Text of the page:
• Texas Workforce Commission (TWC)

    An organization that provides vocational rehabilitation services for youth and students with physical or cognitive disabilities, including blindness or visual impairments. Texas Workforce Commission (TWC) supported programs encourage students to participate in science, technology, engineering and math programs in order to promote pursuit of careers and educations in these in-demand fields.

  • The Center for Appropriate Dispute Resolution in Special Education (CADRE)
    Encourages the use of mediation, facilitation, and other collaborative processes as strategies for resolving disagreements between parents and schools about children's educational programs and support services.
  • Tiered Interventions using Evidence-based Research (TIER)

    Tiered Interventions using Evidence-Based Research (TIER) is a project funded by the Texas Education Agency (TEA). The goal is to provide educators, caregivers, and other educational stakeholders with the knowledge and materials to ensure appropriate implementation of a multi-tiered system of supports (MTSS) in every school across Texas.

  • Time-Out
    A behavior management technique that provides a student with an opportunity to regain self-control. The student is separated from other students for a limited period in a specific setting that is not locked and from which the exit is not physically blocked by furniture, a closed door held shut from the outside, or another inanimate object.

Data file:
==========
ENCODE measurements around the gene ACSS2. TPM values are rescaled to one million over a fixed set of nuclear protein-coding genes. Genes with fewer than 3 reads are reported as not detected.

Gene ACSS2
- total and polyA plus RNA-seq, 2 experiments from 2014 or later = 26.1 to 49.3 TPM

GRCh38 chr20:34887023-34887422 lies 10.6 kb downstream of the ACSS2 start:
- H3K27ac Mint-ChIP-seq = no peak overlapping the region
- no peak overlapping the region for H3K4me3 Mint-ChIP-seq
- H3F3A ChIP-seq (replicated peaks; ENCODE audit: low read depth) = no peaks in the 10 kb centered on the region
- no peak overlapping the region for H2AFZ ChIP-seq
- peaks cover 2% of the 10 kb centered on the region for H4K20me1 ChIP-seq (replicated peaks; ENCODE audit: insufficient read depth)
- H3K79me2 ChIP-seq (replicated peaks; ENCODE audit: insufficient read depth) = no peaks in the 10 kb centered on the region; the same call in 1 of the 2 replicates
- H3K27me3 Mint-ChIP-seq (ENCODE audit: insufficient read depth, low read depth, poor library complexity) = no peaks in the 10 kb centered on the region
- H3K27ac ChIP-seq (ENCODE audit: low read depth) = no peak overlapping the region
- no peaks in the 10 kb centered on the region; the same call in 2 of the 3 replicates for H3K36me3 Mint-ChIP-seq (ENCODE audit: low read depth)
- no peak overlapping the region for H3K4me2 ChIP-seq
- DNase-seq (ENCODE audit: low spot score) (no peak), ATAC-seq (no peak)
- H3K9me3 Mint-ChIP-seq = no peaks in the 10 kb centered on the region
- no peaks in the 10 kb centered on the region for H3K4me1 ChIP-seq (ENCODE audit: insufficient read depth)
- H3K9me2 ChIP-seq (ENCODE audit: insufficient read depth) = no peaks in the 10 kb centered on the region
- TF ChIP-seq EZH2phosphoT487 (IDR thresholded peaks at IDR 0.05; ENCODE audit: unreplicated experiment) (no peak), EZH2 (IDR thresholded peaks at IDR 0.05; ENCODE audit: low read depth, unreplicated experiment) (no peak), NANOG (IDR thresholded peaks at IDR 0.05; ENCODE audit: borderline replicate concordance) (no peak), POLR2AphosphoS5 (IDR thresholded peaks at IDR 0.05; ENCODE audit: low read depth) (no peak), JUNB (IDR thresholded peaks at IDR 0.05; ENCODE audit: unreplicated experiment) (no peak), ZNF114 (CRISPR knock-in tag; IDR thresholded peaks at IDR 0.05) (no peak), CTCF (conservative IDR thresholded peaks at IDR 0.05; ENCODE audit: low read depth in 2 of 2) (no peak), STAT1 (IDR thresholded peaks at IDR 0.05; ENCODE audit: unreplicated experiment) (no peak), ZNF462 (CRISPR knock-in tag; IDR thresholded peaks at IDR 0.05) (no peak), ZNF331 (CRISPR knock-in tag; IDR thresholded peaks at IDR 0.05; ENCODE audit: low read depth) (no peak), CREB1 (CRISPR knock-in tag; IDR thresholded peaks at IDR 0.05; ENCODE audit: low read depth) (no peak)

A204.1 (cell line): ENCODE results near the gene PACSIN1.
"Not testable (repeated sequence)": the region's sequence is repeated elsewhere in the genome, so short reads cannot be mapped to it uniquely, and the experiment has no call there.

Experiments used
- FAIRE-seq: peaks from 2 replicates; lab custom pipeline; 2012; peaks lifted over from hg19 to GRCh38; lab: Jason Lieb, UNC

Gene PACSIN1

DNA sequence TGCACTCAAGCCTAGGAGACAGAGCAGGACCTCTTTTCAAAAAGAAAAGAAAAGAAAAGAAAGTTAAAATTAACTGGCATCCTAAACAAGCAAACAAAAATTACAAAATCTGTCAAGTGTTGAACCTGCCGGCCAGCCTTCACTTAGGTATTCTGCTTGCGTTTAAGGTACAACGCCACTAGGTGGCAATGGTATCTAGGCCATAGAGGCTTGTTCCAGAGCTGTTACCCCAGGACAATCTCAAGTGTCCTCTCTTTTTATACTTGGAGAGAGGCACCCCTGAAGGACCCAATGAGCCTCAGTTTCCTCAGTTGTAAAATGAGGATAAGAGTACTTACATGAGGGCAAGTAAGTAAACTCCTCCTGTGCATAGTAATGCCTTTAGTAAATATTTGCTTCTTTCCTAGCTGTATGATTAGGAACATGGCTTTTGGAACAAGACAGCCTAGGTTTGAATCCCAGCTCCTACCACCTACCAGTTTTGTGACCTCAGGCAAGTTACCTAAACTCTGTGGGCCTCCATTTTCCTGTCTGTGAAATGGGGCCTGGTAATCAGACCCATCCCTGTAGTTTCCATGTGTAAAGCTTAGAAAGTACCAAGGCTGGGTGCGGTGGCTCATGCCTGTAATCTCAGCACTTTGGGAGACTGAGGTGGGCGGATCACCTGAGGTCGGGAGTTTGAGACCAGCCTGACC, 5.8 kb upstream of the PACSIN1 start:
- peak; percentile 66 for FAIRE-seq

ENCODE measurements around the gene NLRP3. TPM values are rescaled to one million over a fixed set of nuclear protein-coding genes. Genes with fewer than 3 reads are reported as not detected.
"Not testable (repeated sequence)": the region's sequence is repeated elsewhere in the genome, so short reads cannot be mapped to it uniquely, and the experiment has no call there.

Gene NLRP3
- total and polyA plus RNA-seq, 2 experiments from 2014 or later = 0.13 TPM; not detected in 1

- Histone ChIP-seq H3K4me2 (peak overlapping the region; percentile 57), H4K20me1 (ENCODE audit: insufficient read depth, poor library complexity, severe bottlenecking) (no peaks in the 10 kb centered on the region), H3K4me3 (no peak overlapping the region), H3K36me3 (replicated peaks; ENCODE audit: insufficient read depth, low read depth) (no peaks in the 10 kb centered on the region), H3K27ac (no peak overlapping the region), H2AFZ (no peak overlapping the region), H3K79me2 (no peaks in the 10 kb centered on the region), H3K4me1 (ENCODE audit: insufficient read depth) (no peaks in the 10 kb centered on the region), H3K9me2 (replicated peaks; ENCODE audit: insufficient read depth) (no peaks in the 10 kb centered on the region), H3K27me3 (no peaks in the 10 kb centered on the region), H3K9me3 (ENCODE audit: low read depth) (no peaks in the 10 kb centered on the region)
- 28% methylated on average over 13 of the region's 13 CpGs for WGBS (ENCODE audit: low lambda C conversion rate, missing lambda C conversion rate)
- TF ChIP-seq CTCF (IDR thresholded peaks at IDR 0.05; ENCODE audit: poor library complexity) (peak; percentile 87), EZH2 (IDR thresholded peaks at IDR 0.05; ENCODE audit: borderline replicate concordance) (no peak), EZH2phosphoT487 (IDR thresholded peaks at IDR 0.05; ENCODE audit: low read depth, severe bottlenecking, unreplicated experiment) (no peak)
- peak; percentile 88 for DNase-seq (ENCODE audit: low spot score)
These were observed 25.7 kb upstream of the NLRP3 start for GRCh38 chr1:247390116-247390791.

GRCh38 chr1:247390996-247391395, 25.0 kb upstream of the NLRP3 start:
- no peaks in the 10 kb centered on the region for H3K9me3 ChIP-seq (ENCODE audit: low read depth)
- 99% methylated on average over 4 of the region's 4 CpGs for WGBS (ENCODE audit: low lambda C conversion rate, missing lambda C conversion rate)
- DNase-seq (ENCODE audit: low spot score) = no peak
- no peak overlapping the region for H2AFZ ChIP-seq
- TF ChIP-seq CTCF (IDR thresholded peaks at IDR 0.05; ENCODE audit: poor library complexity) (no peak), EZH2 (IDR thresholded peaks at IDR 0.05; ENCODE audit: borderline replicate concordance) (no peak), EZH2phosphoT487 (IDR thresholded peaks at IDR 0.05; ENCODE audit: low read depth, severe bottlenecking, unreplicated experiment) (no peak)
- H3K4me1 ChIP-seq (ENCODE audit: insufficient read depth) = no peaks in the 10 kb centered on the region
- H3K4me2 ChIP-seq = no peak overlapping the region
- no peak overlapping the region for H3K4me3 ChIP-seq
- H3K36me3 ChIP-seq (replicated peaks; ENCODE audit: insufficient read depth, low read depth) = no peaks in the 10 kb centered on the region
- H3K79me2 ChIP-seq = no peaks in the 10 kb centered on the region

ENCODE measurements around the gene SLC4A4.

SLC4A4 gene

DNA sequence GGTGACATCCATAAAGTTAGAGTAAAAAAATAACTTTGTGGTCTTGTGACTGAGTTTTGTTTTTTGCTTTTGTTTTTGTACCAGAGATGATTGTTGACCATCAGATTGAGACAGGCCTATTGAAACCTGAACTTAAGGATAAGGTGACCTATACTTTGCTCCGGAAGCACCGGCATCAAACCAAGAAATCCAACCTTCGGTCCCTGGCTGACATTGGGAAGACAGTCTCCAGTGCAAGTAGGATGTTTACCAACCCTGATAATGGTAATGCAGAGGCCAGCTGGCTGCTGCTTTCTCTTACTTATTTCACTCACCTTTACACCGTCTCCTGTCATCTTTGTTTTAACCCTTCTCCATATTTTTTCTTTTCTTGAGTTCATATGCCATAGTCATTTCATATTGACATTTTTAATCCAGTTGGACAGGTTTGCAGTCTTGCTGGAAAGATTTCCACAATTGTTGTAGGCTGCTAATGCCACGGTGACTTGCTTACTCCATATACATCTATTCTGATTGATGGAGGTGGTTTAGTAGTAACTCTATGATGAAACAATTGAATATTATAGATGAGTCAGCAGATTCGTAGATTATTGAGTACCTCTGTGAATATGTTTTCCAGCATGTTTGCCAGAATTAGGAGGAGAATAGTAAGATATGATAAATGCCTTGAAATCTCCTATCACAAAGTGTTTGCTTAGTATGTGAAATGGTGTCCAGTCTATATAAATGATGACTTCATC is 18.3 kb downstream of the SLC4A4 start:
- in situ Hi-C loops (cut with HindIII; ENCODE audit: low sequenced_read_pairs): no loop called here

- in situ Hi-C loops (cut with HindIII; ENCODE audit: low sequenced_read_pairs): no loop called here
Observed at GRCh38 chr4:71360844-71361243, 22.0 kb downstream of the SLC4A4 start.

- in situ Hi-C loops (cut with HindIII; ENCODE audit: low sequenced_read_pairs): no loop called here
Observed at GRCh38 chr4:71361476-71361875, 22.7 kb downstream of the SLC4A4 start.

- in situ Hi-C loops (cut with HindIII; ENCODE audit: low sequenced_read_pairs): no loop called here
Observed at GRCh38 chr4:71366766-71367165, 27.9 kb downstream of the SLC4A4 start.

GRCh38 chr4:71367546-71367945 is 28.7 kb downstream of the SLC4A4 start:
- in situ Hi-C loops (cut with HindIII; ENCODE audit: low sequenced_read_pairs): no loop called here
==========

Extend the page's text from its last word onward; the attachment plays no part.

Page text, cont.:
• Transfer of Equipment
    The process by which the local educational agency that has purchased an assistive technology device may sell, lease, or loan the device for the continuing use by the child or adult student with a disability changing the school of attendance in the district or leaving the district.
  • Transition Assessment
    Ongoing process of collecting information on the student’s strengths, needs, preferences, and interests as they relate to the demands of current and future living, learning, and working environments. This process begins at age 14 or earlier and will continue until the student graduates or exits high school.
  • Transition Services
    A coordinated set of activities for the child with a disability that is designed to be within a results-oriented process that is focused on improving the academic and functional achievement of the child with a disability to facilitate the child's movement from school to post-school activities or home-to-school for the child in early childhood.
  • Traumatic Brain Injury (TBI)

    An acquired injury to the brain caused by an external physical force resulting in total or partial functional disability or psychosocial impairment, or both, that adversely affects a child’s educational performance. Traumatic brain injury (TBI) applies to open or closed head injuries resulting in impairments in one or more areas such as cognition, language, memory, attention, reasoning, abstract thinking, judgment, and problem-solving, along with sensory, perceptual, and motor abilities, psychosocial behavior, physical functions, information processing, and speech. The term does not apply to brain injuries that are congenital or degenerative or to brain injuries induced by birth trauma.

  • Twice-Exceptional Students